During the Italian Renaissance the use of rhetoric as a political and spiritual tool began to re-emerge. Classical in origin, rhetoric means to write or to speak in order to persuade, and the style of delivery of a speech or sermon became almost as important as its content.
Preachers such as the Dominican Giovanni Dominici (1356–1419) and the Franciscan Bernadino da Siena (1380–1444) spoke not only about spiritual matters but also about the social, political, moral and economic issues of the day. Active in the city-state of Florence at a time when widespread political and cultural changes were taking place, they had a profound effect on people’s lives, both spiritual and earthly. They shaped views, and by extension legislation, affecting such issues as the treatment of Jews, homosexuality, and prostitution.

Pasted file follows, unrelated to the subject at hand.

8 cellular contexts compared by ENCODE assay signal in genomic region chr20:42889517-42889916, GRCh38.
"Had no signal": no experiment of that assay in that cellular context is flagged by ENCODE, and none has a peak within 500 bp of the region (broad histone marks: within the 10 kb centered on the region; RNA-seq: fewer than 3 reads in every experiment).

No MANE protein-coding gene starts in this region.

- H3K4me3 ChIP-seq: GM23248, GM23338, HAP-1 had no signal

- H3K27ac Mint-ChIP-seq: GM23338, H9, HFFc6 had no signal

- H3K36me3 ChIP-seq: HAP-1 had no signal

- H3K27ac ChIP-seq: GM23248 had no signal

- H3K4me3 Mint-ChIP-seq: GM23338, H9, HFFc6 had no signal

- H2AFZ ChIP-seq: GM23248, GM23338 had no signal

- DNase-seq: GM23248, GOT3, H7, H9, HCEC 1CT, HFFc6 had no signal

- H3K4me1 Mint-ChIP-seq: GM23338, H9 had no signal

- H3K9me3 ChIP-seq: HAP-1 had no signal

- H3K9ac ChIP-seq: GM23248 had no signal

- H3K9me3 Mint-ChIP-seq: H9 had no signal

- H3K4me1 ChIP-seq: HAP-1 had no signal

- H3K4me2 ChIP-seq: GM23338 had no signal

The most infamous Renaissance preacher is probably Girolamo Savonarola (1452–98). A charismatic and passionate preacher, Savonarola became famed for his sermons about the Apocalypse. After the overthrow of the de’ Medici family in 1494 Savonarola became spiritual and political leader of Florence. His strict moral reforms culminated in the Bonfire of the Vanities of 1497, when he burned many items that he considered representative of moral turpitude, such as mirrors, make-up and dresses but also paintings, musical instruments and sculpture. Savonarola became increasingly unpopular, was excommunicated, and finally executed in 1498. He was burned to death in the same place where he had lit the Bonfire of the Vanities.You can hear short excerpts from a selection of sermons, and contemporary reactions to them, in the audio below.